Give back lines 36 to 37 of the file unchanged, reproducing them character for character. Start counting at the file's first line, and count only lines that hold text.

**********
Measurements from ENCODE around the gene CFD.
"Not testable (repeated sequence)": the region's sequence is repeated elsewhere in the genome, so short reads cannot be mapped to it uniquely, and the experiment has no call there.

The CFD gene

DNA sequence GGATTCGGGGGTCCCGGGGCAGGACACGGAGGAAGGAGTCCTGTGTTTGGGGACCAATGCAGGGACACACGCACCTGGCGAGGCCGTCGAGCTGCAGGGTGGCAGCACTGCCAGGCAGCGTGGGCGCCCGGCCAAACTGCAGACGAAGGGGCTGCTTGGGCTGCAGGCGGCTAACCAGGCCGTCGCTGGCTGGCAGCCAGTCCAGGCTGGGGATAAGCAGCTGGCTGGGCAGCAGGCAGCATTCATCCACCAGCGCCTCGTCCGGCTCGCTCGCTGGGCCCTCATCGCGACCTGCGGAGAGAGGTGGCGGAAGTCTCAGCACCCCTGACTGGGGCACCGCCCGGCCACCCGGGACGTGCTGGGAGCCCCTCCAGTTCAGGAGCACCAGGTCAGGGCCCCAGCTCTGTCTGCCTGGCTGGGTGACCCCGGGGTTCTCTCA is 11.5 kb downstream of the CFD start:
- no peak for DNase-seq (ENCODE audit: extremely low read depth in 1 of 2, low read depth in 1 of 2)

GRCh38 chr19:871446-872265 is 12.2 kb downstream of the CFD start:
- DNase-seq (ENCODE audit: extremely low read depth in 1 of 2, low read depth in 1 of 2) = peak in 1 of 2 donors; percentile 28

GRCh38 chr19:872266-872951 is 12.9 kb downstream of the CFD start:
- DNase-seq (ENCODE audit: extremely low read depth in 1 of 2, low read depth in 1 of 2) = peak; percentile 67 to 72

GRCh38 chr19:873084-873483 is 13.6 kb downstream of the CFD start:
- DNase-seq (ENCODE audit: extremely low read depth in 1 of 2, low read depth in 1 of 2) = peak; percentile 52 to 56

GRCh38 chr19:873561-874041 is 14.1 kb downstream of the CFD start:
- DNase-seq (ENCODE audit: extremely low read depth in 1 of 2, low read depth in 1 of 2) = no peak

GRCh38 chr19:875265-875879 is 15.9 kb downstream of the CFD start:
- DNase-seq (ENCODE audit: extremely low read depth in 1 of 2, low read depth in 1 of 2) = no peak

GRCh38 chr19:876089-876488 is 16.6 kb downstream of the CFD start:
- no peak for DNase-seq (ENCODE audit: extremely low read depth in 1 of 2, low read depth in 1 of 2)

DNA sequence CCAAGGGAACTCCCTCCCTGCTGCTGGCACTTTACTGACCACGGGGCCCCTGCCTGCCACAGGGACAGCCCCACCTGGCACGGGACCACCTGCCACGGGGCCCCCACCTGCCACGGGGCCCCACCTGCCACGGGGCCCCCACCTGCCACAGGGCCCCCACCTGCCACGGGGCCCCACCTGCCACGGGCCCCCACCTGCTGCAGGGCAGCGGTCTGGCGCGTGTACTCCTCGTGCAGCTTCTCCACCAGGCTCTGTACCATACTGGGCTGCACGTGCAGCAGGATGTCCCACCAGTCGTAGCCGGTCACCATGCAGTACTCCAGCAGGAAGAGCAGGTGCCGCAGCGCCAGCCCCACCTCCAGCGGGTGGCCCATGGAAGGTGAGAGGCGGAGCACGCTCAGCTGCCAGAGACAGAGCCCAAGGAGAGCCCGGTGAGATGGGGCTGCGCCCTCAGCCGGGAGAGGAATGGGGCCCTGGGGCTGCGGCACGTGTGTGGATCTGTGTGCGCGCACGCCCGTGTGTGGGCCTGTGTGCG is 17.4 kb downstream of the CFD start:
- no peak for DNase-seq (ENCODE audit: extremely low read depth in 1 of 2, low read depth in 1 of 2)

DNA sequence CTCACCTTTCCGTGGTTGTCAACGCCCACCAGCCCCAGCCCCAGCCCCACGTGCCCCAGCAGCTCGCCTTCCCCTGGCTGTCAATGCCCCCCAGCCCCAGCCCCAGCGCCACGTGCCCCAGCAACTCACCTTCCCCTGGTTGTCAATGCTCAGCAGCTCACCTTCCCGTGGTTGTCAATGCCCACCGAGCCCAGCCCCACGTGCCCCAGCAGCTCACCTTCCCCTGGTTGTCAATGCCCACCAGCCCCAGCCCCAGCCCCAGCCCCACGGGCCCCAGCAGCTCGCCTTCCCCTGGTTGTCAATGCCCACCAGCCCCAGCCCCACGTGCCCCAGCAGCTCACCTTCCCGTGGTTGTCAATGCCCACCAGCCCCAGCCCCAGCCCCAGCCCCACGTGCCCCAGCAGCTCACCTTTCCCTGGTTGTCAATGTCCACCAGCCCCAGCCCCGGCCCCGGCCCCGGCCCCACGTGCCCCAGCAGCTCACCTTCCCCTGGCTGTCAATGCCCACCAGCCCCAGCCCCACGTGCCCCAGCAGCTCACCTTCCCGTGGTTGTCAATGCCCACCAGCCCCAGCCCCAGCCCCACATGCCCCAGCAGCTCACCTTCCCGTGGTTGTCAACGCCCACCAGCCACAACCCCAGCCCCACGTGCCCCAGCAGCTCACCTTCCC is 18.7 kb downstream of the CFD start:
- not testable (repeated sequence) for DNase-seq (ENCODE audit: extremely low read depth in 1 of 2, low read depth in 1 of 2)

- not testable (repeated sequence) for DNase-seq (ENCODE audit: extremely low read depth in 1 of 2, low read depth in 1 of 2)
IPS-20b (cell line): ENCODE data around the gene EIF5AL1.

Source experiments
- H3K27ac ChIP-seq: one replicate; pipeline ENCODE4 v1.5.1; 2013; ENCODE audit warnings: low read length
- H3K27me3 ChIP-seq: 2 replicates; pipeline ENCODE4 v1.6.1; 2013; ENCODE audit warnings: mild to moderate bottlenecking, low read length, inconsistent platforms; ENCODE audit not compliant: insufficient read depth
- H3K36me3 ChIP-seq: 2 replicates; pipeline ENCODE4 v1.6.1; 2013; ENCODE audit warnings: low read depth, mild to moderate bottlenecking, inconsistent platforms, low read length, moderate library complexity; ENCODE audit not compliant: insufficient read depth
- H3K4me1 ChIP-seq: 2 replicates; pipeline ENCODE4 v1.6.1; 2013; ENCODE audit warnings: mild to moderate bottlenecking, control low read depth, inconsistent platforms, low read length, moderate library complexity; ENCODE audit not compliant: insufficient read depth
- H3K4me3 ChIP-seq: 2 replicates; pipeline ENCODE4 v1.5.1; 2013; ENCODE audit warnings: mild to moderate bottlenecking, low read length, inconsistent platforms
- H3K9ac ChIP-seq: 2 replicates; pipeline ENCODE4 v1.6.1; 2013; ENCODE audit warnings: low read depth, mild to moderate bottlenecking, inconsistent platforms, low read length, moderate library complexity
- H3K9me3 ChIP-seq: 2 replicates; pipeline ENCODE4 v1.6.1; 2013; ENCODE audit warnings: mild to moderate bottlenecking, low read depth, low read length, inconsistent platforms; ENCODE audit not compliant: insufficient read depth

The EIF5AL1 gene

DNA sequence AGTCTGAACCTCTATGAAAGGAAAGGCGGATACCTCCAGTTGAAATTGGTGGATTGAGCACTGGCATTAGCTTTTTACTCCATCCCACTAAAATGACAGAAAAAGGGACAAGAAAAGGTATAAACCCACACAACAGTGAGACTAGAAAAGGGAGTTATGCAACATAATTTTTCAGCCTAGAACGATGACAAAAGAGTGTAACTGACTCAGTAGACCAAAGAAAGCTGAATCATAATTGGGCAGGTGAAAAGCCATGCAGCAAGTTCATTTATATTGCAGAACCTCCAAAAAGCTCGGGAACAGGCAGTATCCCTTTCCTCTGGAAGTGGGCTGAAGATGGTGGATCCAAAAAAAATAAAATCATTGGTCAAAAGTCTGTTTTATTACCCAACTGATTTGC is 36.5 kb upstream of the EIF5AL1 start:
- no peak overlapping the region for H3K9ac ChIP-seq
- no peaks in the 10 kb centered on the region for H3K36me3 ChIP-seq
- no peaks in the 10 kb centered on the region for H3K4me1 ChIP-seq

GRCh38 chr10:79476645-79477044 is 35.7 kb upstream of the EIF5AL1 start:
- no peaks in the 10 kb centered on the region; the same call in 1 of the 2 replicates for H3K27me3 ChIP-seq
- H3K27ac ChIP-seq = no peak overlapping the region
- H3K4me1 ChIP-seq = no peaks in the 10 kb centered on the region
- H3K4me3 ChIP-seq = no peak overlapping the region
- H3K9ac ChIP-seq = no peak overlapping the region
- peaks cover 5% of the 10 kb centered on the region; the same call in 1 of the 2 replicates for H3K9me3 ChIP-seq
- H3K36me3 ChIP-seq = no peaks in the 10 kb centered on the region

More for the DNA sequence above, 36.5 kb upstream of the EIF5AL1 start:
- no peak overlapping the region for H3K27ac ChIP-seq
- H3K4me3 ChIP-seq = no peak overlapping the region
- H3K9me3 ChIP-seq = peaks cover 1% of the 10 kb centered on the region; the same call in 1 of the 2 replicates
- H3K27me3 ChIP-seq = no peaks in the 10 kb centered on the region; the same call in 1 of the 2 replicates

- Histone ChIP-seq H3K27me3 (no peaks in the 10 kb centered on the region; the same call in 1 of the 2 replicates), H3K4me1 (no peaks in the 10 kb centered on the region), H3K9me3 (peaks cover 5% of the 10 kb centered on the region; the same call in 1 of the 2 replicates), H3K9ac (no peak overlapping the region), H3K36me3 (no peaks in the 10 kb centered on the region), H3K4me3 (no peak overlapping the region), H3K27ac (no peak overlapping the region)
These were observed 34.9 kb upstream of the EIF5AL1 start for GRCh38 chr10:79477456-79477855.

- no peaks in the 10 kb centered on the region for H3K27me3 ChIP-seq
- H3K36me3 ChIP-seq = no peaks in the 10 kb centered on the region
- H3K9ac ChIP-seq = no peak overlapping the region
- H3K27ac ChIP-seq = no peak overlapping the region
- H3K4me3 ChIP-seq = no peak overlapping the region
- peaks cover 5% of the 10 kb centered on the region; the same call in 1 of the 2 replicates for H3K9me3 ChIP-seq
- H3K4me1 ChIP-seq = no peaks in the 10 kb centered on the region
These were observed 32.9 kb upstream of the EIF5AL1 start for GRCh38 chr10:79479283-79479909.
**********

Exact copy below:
- no peaks in the 10 kb centered on the region for H3K4me1 ChIP-seq

GRCh38 chr10:79476645-79477044 is 35.7 kb upstream of the EIF5AL1 start: